A large explosion has rocked the Afghan capital, targeting an area home to several international organisations and guesthouses, officials said.

The blast came hours after a US envoy briefed the Afghan government on plans for the first 5,000 American troops to leave Afghanistan within five months under a deal with the Taliban which has been reached “in principle” but still needs President Donald Trump’s approval.

Interior Ministry spokesman Nasrat Rahmi confirmed that the Green Village compound was the target of the blast, which sent a plume of smoke into the night sky over Kabul.

Another interior ministry official, Bahar Maher, told the local TOLO news channel that the blast was caused by a car bomb. There was no immediate word of casualties.

The Green Village has been a frequent target of attacks. Many foreigners live in the compound, which is heavily guarded by Afghan forces and private security guards.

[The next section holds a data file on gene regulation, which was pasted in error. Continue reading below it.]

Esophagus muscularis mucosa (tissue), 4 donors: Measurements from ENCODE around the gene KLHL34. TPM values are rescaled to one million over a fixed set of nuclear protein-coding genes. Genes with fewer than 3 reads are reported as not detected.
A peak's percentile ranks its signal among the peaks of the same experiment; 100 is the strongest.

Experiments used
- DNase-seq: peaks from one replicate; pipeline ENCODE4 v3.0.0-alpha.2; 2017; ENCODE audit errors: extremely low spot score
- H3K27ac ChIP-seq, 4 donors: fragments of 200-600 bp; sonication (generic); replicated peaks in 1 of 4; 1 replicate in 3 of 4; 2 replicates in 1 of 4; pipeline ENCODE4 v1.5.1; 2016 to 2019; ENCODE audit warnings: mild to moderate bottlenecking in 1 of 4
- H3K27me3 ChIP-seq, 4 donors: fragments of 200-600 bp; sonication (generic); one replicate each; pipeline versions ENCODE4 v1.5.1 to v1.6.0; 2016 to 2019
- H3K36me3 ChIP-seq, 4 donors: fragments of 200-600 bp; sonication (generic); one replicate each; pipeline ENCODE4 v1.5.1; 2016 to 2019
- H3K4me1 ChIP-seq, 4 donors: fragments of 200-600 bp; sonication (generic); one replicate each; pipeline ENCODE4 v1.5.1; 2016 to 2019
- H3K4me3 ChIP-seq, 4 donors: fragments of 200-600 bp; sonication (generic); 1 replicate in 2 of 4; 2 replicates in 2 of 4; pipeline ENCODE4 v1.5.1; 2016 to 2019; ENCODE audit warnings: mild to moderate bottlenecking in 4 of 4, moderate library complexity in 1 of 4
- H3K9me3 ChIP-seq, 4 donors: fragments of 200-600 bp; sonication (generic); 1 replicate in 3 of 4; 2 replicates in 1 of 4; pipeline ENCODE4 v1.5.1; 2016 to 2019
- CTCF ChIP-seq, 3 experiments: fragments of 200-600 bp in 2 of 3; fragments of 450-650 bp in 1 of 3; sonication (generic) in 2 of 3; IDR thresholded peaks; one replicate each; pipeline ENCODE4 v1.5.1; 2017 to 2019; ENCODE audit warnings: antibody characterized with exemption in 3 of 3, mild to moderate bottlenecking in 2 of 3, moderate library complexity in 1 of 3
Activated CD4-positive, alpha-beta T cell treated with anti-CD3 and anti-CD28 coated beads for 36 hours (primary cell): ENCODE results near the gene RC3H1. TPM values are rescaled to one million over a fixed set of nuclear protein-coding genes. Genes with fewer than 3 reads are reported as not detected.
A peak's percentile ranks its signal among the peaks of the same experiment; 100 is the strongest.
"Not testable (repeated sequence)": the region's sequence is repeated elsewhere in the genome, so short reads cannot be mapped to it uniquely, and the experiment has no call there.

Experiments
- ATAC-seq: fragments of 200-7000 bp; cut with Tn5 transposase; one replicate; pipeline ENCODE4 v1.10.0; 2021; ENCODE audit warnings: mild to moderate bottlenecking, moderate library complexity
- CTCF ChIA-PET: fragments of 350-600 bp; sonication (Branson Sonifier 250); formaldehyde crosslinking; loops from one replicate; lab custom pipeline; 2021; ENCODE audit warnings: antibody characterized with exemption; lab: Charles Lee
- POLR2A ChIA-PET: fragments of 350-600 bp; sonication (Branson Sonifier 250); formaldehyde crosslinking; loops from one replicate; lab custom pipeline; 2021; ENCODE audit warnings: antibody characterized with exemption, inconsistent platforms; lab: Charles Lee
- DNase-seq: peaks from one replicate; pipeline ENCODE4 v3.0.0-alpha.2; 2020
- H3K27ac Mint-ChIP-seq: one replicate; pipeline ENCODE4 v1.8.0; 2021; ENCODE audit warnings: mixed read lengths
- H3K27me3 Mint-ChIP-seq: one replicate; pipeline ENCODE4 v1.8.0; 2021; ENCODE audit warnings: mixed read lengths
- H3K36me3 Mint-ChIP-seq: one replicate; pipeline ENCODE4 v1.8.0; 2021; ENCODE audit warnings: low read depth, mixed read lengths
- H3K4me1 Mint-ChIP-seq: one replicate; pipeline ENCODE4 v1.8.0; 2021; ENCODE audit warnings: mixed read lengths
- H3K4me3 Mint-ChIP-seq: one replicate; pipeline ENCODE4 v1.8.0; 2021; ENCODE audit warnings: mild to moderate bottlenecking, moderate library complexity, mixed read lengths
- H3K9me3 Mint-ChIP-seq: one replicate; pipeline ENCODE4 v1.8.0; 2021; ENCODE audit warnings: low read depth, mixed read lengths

The compound was also targeted by a suicide car bomber in January who killed at least four people and wounded scores. That blast also occurred when US envoy Zalmay Khalilzad was visiting the capital to brief the Afghan government on his negotiations with the Taliban on ending America’s longest war.

Earlier on Monday, Mr Khalilzad had showed the draft US-Taliban to the Afghan president after declaring they were “at the threshold of an agreement”.

Mr Khalilzad has twice met President Ashraf Ghani after arriving on Sunday evening from Qatar, where the ninth round of US-Taliban talks ended.

However, reflecting the sensitivity of the negotiations and the Afghan government’s sidelined role in the talks so far, it was not clear whether Mr Ghani was given the draft to keep.

“We have reached an agreement with the Taliban in principle but of course until the US president agrees with it, it isn’t final,” Mr Khalilzad told the local TOLO news channel.

He said that under the deal, the first 5,000 US troops would withdraw within 135 days from five bases in Afghanistan. Between 14,000 and 13,000 troops are in the country.

Mr Trump last week said the US plans to reduce its troop presence to 8,600 and then “make a determination from there”. He has been eager to withdraw troops before next year’s election and the draft deal easily meets that deadline.

The reduction would bring troop levels down to roughly where they were when he took office in January 2017.

A further troop withdrawal is expected to depend on the Taliban meeting conditions of the deal, including a reduction in violence.


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